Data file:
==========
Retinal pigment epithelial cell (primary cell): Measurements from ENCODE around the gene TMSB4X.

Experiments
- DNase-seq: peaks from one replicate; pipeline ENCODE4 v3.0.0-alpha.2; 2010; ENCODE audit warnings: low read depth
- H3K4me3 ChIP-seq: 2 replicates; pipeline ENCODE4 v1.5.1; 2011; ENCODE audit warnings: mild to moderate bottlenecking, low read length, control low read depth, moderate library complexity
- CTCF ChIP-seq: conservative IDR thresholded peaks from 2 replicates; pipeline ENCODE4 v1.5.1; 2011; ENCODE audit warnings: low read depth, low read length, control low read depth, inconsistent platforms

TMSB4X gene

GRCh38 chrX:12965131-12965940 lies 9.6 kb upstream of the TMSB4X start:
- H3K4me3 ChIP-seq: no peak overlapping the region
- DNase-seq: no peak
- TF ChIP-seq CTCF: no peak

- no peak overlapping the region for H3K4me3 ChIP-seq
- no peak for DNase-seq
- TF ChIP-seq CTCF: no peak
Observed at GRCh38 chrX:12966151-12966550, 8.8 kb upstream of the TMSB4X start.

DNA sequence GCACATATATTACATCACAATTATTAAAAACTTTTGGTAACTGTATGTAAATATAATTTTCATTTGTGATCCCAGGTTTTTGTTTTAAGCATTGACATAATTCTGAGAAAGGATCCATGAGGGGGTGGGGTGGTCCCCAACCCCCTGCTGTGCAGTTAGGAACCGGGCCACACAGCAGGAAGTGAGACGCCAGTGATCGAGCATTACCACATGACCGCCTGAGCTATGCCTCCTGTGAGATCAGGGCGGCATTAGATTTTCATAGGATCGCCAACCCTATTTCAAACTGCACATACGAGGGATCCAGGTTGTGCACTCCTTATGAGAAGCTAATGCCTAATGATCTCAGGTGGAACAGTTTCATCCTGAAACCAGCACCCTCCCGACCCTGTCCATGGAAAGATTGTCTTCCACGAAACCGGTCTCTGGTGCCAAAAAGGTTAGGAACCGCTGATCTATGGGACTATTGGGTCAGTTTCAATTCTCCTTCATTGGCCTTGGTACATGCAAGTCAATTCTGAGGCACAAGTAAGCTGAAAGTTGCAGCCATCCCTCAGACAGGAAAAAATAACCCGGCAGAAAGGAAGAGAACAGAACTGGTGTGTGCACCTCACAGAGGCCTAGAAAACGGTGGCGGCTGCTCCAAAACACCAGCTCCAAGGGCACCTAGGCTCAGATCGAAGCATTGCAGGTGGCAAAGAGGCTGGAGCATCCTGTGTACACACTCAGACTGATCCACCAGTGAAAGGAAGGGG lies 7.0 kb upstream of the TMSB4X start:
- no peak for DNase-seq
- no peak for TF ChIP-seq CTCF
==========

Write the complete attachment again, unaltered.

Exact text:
Retinal pigment epithelial cell (primary cell): Measurements from ENCODE around the gene TMSB4X.

Experiments
- DNase-seq: peaks from one replicate; pipeline ENCODE4 v3.0.0-alpha.2; 2010; ENCODE audit warnings: low read depth
- H3K4me3 ChIP-seq: 2 replicates; pipeline ENCODE4 v1.5.1; 2011; ENCODE audit warnings: mild to moderate bottlenecking, low read length, control low read depth, moderate library complexity
- CTCF ChIP-seq: conservative IDR thresholded peaks from 2 replicates; pipeline ENCODE4 v1.5.1; 2011; ENCODE audit warnings: low read depth, low read length, control low read depth, inconsistent platforms

TMSB4X gene

GRCh38 chrX:12965131-12965940 lies 9.6 kb upstream of the TMSB4X start:
- H3K4me3 ChIP-seq: no peak overlapping the region
- DNase-seq: no peak
- TF ChIP-seq CTCF: no peak

- no peak overlapping the region for H3K4me3 ChIP-seq
- no peak for DNase-seq
- TF ChIP-seq CTCF: no peak
Observed at GRCh38 chrX:12966151-12966550, 8.8 kb upstream of the TMSB4X start.

DNA sequence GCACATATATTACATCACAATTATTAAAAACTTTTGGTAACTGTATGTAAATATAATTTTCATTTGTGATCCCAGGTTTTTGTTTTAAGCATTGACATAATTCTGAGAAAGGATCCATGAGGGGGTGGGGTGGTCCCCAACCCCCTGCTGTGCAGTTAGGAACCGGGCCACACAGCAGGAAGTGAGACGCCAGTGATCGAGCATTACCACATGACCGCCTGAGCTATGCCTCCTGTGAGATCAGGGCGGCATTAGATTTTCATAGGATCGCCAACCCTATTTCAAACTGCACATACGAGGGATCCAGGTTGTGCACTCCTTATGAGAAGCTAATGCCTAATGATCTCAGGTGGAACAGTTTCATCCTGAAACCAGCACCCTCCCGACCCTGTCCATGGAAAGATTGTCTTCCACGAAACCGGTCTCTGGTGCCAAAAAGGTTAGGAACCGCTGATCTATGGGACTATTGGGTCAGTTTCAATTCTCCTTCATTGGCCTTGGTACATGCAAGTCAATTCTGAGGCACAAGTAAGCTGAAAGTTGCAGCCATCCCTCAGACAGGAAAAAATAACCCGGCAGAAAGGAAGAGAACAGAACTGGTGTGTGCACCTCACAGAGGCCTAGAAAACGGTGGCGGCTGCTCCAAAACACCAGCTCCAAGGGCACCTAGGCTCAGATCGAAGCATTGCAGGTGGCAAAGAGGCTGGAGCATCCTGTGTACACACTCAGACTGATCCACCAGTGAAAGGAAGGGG lies 7.0 kb upstream of the TMSB4X start:
- no peak for DNase-seq
- no peak for TF ChIP-seq CTCF